“Larry Joe Taylor was playing up the street, and we took a break and walked up there – and Guy Clark was in the crowd,” he says. “I was a huge, huge Guy Clark fan. So I went up and introduced myself and got an autograph.
“After the show, Larry said, ‘You guys hang around. Guy wants to pick a little.’ He’s got an acoustic [guitar], and the bar’s closed, and I’m sitting across from him with the rest of the Great Divide guys. We had our first album out then. He plays ‘L.A. Freeway’ and ‘She Ain’t Goin’ Nowhere, She’s Just Leavin,’ and then he hands the guitar to me and says, ‘Play me your best song.’ I played it and didn’t say too much. Then he played some more and handed it back to me, and I played this song I was working on. And he puts a finger up to his head like it’s a gun, goes ‘Pkeeuw!’ and slumps over.”
To McClure, the response from one of his all-time musical heroes was devastating. But later, as he was leaving, Clark stopped him, gave him “a big bear hug” and told him, “You can write. But when you start pulling out the [expletive deleted] that’s real, that affects you, it’ll affect other people.”
McClure remembers going back behind the band’s hotel near the Fort Worth Stockyards to a little airstrip.
“I just went down and sat on the runway and bawled my head off for the rest of the night,” he says. “But what he said changed my life. I think when I was younger I was trying to write something that someone would like. I wanted to appeal to people. I thought that’s how you did it. And I guess you can do it that way, but what Guy said narrowed my focus and got me into my own art.”
Listening to the 21 tracks in order – including four new ones that end 25 Years of the Great Divide – you’re likely to be taken not only by how McClure’s songwriting matured, but by how the band grew tighter and more interesting. “Never Could” and “Pour Me a Vacation,” the mid-chart country hits the group had in 1998 as a major-label act, give way on the chronologically arranged discs to such poignant, personal numbers as “Out of Here Tonight” and an exquisite new one called “Madmen & Medicine.”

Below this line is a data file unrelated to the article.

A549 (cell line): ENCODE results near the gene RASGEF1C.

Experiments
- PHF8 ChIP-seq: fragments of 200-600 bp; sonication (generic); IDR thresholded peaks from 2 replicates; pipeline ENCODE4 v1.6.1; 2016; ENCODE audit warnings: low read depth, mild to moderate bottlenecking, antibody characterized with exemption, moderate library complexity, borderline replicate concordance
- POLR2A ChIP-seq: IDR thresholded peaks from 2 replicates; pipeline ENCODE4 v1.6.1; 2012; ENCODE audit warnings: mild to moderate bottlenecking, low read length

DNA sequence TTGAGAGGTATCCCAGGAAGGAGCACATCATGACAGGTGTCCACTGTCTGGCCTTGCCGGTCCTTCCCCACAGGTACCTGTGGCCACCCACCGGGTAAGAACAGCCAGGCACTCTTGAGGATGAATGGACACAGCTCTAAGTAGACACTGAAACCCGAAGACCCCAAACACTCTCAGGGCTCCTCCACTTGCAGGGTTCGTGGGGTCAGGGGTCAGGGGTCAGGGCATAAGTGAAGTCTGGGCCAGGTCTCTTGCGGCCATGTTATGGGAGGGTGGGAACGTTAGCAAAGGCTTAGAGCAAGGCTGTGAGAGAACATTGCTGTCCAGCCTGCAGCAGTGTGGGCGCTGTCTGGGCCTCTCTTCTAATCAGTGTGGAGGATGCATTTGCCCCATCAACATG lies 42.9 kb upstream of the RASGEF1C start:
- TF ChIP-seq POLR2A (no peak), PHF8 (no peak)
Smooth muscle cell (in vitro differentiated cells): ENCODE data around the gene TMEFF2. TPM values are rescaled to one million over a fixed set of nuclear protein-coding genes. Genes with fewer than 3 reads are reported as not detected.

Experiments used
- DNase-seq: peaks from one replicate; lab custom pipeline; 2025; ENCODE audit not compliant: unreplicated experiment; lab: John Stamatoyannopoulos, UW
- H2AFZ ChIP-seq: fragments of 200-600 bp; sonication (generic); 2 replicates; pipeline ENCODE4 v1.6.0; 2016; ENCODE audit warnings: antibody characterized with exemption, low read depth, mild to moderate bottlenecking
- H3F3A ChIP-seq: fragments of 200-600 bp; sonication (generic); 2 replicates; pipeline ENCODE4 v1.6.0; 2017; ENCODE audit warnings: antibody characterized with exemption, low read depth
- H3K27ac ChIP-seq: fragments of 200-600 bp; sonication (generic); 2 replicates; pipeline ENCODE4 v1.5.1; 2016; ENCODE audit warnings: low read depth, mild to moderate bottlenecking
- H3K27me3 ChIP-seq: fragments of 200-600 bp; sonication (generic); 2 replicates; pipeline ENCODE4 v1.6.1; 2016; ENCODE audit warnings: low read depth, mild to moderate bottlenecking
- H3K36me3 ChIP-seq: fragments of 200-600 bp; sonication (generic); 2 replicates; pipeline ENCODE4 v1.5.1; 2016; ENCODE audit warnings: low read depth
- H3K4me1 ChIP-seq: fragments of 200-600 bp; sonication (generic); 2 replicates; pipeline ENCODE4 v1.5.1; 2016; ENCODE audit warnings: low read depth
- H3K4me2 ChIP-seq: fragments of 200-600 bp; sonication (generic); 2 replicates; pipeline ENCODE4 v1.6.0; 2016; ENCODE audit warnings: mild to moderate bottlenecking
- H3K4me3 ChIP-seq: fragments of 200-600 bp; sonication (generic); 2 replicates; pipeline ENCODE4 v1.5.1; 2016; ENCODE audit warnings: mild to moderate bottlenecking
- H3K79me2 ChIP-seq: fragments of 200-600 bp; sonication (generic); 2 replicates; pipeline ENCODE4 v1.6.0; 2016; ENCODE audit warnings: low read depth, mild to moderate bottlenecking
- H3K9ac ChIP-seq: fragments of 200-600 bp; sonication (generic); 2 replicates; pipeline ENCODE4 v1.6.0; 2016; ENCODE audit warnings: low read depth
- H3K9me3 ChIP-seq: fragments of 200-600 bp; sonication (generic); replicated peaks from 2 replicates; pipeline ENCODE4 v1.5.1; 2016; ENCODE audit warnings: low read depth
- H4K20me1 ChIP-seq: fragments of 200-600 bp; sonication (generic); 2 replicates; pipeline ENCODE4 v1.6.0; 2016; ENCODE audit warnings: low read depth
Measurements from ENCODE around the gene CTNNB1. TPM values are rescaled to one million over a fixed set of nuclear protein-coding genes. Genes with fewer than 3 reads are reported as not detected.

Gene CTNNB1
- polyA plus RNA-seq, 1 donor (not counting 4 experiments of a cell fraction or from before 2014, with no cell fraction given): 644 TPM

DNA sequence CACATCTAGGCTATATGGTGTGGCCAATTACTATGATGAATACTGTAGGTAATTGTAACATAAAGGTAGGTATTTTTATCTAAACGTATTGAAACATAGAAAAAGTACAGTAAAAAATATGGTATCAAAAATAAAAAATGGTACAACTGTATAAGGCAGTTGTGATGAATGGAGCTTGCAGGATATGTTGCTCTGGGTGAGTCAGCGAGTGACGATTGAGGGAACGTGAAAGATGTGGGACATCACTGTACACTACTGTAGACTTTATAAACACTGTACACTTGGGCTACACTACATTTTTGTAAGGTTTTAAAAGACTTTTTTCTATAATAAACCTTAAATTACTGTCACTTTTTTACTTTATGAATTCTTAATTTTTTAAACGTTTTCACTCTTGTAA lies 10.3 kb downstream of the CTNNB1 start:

It all adds up to a compelling four-sided portrait of a band that has never stopped trying to better itself, even though the members have only been playing somewhere between 10 and 20 shows annually since reuniting in 2011. (McClure has fronted his own outfit for well over a decade, which often takes him out of the state and even the country; over the past two years, JJ Lester was kept away from his drums by two major shoulder surgeries.)
In August, however, the band returned to Stillwater to play a 25th anniversary street party. Lester admits he was “somewhat surprised” by the massive turnout, held outside the iconic Eskimo Joe’s.
“I’m always surprised,” says Lester, chuckling. “I’m surprised that anyone’s ever bought a ticket to see us play, to be honest with you. It’s certainly something I never take for granted. I’m thankful for just even getting to do it in the beginning. The odds of the four of us coming together and it working out the way it did is nothing short of a miracle in my mind.
“I’m always amazed that the crowds are good. I know we do have some good fans, and that there are people that still enjoy the music. So, yeah, I’d say that I was somewhat surprised by the crowd – and very thankful.”
25 Years of the Great Divide is available from the band’s website, tgdmusic.com.